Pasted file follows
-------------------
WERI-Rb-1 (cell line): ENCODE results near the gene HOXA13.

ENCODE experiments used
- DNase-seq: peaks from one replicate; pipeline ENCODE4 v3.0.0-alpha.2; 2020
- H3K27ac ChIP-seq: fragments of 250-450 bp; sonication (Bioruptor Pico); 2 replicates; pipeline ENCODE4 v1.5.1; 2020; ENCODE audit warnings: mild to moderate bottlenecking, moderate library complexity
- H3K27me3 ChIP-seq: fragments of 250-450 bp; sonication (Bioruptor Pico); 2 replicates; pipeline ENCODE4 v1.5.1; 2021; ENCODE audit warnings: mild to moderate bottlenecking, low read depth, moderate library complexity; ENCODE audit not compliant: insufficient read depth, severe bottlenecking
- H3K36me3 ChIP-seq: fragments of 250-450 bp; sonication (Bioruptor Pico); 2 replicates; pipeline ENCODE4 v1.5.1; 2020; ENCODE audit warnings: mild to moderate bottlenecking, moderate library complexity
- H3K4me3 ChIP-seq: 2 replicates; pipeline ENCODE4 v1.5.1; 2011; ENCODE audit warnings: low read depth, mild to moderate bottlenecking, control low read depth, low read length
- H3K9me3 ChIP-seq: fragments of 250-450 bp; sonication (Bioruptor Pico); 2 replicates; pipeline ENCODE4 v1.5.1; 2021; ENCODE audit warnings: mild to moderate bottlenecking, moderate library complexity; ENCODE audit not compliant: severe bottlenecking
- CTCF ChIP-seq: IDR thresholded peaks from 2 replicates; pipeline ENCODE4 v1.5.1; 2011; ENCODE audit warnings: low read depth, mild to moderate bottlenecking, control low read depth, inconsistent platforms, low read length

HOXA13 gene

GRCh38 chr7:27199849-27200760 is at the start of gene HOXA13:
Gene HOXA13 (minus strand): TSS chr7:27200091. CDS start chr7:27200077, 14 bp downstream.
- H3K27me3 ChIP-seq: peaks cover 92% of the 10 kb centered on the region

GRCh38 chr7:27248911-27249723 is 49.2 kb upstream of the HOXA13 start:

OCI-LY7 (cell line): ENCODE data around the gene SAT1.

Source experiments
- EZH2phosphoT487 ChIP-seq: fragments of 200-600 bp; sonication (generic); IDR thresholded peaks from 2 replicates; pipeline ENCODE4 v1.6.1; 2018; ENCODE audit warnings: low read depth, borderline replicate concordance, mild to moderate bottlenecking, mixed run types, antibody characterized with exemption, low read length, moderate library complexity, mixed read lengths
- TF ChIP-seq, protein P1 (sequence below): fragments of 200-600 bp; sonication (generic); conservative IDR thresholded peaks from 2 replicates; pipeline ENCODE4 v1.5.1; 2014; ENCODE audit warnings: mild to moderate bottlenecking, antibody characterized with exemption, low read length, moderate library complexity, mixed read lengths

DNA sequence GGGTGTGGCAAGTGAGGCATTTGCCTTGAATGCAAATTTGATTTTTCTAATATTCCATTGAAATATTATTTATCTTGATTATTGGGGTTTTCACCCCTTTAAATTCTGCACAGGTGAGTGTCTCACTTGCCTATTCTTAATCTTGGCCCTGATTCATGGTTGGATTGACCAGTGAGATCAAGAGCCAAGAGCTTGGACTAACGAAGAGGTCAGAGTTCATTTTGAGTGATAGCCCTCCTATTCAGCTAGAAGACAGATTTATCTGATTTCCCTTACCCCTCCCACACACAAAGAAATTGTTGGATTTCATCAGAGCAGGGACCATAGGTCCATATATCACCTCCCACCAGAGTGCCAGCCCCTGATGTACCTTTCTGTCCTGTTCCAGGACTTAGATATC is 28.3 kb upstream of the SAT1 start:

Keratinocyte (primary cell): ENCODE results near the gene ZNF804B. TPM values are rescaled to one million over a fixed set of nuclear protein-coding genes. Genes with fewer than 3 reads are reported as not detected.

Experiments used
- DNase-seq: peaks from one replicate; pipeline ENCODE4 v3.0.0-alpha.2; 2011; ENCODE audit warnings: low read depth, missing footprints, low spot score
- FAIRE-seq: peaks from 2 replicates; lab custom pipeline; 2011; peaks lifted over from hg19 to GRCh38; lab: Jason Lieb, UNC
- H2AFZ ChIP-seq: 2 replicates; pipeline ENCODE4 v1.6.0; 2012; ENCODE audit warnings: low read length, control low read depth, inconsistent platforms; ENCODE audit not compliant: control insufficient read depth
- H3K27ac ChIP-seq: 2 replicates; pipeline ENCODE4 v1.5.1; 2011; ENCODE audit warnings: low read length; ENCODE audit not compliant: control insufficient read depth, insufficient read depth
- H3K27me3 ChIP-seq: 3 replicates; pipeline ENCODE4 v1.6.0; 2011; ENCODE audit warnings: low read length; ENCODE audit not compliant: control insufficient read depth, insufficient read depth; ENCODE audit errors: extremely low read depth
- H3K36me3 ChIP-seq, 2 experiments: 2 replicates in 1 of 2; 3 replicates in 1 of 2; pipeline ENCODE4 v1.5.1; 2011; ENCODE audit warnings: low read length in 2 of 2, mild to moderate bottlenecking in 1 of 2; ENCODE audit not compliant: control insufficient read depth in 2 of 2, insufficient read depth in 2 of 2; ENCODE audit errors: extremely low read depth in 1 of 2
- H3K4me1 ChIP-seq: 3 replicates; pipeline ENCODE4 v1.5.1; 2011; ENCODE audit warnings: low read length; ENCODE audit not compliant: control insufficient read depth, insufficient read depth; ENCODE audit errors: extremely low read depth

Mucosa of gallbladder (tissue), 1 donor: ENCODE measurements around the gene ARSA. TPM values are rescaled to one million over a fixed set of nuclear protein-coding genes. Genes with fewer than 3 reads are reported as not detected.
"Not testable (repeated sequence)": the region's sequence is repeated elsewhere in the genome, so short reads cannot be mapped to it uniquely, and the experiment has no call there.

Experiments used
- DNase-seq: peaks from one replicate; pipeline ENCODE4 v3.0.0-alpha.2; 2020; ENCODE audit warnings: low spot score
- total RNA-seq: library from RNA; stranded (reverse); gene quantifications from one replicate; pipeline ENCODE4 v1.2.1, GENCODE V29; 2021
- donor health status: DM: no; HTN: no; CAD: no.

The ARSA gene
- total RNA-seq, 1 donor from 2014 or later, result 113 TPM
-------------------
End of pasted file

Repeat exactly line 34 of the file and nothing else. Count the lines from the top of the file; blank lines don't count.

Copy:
- donor health status: DM: no; HTN: no; CAD: no.